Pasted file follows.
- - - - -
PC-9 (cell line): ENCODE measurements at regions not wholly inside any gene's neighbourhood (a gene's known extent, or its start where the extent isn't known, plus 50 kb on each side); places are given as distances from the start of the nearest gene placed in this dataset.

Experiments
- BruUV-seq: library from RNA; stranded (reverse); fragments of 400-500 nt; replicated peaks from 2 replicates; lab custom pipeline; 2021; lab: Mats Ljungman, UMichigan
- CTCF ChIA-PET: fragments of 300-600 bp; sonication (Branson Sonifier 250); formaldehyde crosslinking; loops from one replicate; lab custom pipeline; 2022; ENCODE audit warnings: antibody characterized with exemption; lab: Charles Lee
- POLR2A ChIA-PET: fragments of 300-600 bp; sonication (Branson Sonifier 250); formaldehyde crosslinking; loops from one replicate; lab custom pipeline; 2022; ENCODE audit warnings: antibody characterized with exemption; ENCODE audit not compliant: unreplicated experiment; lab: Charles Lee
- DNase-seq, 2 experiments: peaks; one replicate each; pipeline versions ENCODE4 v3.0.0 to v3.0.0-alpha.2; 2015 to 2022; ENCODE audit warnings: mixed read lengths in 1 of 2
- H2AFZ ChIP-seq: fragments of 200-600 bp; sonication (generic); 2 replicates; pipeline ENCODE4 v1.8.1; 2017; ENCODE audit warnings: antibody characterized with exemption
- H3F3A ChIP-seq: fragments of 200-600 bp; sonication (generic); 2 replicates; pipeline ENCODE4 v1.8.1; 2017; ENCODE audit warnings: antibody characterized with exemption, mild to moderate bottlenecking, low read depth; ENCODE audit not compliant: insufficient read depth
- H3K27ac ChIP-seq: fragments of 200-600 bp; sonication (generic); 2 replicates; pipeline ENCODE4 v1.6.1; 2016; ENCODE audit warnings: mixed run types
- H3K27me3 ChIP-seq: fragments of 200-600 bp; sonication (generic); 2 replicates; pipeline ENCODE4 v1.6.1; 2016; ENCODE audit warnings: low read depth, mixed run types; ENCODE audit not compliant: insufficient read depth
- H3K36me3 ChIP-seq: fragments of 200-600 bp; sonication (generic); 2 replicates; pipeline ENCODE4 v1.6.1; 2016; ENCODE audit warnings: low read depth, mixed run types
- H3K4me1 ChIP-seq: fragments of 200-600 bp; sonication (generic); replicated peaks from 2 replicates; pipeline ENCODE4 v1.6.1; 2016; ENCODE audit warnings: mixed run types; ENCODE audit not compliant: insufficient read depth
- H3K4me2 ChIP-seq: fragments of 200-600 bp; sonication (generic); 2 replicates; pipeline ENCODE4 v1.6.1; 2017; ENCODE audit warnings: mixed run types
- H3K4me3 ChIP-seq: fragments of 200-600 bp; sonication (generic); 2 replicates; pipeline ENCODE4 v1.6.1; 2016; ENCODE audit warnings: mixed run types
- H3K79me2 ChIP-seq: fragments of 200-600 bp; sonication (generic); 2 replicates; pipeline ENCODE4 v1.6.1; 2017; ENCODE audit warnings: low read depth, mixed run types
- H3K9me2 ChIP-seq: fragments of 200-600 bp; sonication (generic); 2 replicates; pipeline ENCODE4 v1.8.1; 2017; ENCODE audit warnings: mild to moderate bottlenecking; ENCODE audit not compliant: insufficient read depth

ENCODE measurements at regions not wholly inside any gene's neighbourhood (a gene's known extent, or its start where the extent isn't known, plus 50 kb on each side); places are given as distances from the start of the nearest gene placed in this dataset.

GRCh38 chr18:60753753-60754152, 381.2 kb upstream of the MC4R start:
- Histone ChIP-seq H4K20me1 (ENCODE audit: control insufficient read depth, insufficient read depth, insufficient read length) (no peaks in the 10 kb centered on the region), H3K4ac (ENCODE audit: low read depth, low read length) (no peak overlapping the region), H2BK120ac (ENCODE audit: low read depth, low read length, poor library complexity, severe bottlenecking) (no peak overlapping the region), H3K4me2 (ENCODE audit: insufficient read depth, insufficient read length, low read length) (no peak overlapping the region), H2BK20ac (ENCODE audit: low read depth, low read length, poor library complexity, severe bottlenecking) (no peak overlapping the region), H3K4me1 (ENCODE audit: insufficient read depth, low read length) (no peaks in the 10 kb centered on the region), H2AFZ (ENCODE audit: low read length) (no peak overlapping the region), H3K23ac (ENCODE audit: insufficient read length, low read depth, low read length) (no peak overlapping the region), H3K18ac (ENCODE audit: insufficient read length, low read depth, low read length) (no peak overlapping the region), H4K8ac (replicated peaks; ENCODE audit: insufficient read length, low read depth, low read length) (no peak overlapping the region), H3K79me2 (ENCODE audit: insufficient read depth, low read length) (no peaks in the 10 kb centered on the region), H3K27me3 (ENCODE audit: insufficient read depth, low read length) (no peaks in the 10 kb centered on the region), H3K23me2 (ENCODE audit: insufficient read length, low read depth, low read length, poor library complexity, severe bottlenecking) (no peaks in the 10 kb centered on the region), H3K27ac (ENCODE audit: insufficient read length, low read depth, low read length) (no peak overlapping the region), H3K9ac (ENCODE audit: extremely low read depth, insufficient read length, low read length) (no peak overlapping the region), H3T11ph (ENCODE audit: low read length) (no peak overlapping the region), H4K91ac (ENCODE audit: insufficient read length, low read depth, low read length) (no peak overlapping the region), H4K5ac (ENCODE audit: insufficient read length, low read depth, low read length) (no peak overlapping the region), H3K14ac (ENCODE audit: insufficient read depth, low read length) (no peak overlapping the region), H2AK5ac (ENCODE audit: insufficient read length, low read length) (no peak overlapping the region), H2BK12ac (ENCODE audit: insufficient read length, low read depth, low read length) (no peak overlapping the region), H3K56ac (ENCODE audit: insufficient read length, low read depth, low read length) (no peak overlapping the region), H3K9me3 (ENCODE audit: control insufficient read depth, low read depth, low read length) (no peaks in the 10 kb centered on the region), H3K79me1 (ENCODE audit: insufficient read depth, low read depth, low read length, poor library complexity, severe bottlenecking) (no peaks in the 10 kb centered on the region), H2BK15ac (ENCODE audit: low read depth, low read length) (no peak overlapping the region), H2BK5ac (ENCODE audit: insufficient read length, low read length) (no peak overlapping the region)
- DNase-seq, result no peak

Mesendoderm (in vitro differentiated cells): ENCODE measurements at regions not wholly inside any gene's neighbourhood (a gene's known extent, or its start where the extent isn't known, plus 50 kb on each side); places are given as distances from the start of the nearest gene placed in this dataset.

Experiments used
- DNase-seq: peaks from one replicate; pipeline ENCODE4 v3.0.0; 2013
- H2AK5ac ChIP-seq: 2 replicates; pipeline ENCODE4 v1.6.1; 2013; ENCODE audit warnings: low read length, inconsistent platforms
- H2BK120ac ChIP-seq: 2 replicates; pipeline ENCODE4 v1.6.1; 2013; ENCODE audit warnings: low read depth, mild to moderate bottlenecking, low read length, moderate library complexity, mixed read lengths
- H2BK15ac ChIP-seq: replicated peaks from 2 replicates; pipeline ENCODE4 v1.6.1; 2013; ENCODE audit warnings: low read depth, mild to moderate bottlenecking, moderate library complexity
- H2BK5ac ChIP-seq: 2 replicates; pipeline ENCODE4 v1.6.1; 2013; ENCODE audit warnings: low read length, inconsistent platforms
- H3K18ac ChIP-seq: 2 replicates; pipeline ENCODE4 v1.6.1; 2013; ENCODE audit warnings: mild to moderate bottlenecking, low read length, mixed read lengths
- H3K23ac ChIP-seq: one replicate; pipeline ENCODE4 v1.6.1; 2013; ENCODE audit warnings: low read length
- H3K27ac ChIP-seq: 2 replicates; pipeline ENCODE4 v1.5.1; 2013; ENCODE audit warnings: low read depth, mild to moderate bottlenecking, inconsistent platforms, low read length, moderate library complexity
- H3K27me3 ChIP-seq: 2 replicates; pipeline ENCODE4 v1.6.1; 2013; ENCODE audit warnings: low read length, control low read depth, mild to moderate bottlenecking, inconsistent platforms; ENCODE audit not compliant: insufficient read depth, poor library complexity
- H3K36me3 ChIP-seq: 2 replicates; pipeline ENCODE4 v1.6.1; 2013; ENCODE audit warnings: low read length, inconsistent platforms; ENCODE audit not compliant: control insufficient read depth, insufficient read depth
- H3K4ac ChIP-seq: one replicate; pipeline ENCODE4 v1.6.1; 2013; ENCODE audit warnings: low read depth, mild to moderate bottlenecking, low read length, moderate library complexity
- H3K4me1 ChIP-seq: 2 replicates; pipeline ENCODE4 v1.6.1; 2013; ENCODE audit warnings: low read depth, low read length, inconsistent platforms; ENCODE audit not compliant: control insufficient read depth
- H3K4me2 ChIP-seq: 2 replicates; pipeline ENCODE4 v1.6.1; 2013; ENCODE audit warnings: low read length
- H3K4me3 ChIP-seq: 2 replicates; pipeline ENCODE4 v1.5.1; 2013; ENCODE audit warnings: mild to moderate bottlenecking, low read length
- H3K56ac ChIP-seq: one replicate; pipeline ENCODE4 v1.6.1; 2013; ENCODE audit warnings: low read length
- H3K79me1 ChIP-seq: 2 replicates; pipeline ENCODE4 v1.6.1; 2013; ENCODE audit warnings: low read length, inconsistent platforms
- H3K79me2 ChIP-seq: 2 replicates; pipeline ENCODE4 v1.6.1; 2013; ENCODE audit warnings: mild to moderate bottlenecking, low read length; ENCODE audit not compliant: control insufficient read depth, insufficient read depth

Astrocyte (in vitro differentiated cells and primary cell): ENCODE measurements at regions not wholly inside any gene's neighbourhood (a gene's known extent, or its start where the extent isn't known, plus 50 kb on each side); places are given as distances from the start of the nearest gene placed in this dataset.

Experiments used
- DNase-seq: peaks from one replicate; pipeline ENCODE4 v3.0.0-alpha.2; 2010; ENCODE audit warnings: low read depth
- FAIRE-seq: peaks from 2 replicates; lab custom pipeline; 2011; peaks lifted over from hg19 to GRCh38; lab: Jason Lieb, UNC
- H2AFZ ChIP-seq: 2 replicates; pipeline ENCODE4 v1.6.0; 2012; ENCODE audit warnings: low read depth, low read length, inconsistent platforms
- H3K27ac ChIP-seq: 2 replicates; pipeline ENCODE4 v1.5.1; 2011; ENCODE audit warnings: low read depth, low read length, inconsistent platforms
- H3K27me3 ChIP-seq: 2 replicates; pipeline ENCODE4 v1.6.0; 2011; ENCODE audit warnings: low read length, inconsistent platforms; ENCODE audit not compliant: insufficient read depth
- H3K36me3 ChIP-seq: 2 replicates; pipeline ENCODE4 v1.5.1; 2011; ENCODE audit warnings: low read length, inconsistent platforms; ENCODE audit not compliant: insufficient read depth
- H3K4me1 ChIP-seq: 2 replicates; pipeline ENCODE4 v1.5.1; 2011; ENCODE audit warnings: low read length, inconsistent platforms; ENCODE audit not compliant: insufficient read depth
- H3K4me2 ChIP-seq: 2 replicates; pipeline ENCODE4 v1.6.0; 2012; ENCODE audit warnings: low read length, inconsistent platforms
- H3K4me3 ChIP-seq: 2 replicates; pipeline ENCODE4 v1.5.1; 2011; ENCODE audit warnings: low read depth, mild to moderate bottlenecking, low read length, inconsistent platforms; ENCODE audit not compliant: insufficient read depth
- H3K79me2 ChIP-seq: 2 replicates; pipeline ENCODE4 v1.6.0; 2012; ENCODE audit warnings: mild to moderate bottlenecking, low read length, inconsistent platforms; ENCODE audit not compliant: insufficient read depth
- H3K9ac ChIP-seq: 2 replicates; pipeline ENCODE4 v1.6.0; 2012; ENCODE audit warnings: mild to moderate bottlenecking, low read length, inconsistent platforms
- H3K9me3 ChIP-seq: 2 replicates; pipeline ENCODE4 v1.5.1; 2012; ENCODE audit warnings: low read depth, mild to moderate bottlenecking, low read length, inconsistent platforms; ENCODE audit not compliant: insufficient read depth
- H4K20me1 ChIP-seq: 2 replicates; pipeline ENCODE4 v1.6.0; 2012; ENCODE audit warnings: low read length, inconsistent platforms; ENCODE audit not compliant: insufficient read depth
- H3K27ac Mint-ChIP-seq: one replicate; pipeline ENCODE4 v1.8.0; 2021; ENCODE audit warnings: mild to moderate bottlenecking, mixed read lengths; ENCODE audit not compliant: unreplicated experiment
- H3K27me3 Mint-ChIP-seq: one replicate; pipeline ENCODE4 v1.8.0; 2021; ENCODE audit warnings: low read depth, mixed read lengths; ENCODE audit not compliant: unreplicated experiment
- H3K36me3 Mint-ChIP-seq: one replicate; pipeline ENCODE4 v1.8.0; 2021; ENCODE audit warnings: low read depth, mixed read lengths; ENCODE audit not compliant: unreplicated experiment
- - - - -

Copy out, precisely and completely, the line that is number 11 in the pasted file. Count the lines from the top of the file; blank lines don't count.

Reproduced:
- H3K36me3 ChIP-seq: fragments of 200-600 bp; sonication (generic); 2 replicates; pipeline ENCODE4 v1.6.1; 2016; ENCODE audit warnings: low read depth, mixed run types